Incidence of severe critical events in paediatric anaesthesia (APRICOT): a prospective multicentre observational study in 261 hospitals in Europe

Walid Habre, Nicola Disma, APRICOT Group of the European Society of Anaesthesiology Clinical Trial Network, Katalin Virag, Karin Becke, Tom G. Hansen, Martin Jöhr, Brigitte Leva, Neil S. Morton, Petronella M. Vermeulen, Marzena Zielinska, Krisztina Boda, Francis Veyckemans, Walter Klimscha, Regina Konecny, Robert Luntzer, Ulrike Morawk-Wintersperger, Franz Neiger, Lydia Rustemeyer, Christian BreschanDenise Frey, Manuela Platzer, Reinhard Germann, Joachim Oeding, Birgit Stoegermüller, Bernhard Ziegler, Philipp Brotatsch, Anton Gutmann, Gerlinde Mausser, Brigitte Messerer, Wolfgang Toller, Maria Vittinghoff, Gregor Zangl, Natascha Seidel-Ahyai, Christoph Hochhold, Ruth Kroess, Peter Paal, Sari Casaer, Johan Berghmans, Ellen Joukes, Veronique Adriaens, Maaike Dirckx, Jaap Dogger, Ilse Dons-Sinke, Andreas Machotta, Xavier Moors, Mandana Rad, Lonneke Staals, Caroline van der Marel, Anne Sieben, Jurgen C. de Graaff

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Background Little is known about the incidence of severe critical events in children undergoing general anaesthesia in Europe. We aimed to identify the incidence, nature, and outcome of severe critical events in children undergoing anaesthesia, and the associated potential risk factors. Methods The APRICOT study was a prospective observational multicentre cohort study of children from birth to 15 years of age undergoing elective or urgent anaesthesia for diagnostic or surgical procedures. Children were eligible for inclusion during a 2-week period determined prospectively by each centre. There were 261 participating centres across 33 European countries. The primary endpoint was the occurence of perioperative severe critical events requiring immediate intervention. A severe critical event was defined as the occurrence of respiratory, cardiac, allergic, or neurological complications requiring immediate intervention and that led (or could have led) to major disability or death. This study is registered with, number NCT01878760. Findings Between April 1, 2014, and Jan 31, 2015, 31 127 anaesthetic procedures in 30 874 children with a mean age of 6·35 years (SD 4·50) were included. The incidence of perioperative severe critical events was 5·2% (95% CI 5·0–5·5) with an incidence of respiratory critical events of 3·1% (2·9–3·3). Cardiovascular instability occurred in 1·9% (1·7–2·1), with an immediate poor outcome in 5·4% (3·7–7·5) of these cases. The all-cause 30-day in-hospital mortality rate was 10 in 10 000. This was independent of type of anaesthesia. Age (relative risk 0·88, 95% CI 0·86–0·90; p<0·0001), medical history, and physical condition (1·60, 1·40–1·82; p<0·0001) were the major risk factors for a serious critical event. Multivariate analysis revealed evidence for the beneficial effect of years of experience of the most senior anaesthesia team member (0·99, 0·981–0·997; p<0·0048 for respiratory critical events, and 0·98, 0·97–0·99; p=0·0039 for cardiovascular critical events), rather than the type of health institution or providers. Interpretation This study highlights a relatively high rate of severe critical events during the anaesthesia management of children for surgical or diagnostic procedures in Europe, and a large variability in the practice of paediatric anaesthesia. These findings are substantial enough to warrant attention from national, regional, and specialist societies to target education of anaesthesiologists and their teams and implement strategies for quality improvement in paediatric anaesthesia. Funding European Society of Anaesthesiology.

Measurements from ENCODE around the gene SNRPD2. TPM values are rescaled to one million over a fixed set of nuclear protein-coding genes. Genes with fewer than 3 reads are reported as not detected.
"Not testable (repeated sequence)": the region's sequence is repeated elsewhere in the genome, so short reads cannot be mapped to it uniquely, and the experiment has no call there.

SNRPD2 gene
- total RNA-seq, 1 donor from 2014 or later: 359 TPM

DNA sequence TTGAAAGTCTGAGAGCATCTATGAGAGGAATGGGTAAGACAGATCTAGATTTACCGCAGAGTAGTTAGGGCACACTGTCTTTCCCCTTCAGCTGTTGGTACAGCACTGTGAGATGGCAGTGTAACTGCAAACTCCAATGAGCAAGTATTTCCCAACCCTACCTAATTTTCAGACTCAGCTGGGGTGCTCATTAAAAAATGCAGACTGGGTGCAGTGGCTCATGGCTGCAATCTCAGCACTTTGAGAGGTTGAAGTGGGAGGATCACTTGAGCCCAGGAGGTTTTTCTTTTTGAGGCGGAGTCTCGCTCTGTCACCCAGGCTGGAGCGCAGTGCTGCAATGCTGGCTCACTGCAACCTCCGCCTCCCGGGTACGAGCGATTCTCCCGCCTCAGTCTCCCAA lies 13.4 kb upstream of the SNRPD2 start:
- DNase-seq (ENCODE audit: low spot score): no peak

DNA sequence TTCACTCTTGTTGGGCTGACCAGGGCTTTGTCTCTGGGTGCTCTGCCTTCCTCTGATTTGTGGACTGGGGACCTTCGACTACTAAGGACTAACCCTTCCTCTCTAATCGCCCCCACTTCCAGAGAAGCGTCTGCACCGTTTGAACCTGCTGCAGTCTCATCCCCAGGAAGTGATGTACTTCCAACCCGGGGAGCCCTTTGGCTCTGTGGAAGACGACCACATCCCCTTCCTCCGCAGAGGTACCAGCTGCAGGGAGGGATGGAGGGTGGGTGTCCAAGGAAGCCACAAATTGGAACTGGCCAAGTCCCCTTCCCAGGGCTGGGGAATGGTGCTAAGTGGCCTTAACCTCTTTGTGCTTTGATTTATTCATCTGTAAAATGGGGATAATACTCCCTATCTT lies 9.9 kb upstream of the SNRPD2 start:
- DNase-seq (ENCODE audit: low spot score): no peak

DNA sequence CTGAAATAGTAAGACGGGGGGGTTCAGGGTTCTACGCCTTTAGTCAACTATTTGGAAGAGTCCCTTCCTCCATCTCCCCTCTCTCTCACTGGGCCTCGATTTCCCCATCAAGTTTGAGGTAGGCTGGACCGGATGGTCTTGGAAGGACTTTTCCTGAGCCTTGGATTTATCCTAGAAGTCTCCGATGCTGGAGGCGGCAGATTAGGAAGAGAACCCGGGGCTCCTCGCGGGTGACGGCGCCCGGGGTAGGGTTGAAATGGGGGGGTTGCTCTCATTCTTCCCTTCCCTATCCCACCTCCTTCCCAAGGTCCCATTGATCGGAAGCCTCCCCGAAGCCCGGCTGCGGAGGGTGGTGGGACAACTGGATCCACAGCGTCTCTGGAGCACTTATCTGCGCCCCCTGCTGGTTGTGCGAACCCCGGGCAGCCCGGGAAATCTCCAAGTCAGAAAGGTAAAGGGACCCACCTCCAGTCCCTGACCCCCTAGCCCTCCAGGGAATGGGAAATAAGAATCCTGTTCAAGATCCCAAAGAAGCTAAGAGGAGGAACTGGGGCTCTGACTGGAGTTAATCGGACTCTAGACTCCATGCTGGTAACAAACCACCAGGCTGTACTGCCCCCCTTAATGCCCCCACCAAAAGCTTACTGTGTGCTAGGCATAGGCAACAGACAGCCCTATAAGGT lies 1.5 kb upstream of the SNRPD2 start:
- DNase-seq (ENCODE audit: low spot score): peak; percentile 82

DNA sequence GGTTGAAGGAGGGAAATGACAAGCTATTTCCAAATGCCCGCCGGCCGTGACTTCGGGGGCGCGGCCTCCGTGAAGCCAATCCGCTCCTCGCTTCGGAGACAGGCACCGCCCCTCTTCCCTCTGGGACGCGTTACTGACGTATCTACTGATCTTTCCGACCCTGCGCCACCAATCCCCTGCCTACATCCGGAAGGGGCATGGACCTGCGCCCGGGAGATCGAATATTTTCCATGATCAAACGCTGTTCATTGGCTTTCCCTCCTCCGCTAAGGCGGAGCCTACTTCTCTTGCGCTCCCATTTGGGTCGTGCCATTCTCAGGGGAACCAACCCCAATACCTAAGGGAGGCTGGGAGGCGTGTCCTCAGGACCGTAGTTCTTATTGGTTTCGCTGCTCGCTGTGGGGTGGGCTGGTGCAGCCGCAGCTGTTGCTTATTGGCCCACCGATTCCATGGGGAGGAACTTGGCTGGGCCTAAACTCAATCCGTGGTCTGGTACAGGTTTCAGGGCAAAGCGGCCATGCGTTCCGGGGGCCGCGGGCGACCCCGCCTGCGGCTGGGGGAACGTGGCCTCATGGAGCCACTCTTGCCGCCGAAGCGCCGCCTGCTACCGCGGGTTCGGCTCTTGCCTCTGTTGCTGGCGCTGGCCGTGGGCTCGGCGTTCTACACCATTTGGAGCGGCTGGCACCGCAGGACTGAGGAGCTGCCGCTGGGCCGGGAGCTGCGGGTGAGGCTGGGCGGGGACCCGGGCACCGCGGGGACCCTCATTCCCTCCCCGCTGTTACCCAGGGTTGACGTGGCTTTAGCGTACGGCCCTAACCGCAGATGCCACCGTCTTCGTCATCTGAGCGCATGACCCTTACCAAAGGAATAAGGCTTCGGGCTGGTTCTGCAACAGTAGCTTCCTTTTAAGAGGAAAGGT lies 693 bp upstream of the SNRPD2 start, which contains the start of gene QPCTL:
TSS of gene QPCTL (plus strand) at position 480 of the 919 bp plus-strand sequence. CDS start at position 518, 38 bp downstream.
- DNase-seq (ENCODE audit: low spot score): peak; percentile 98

Original languageEnglish
Pages (from-to)412-425
Number of pages14
JournalThe Lancet Respiratory Medicine
Issue number5
Publication statusPublished - 1 May 2017

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© 2017 Elsevier Ltd


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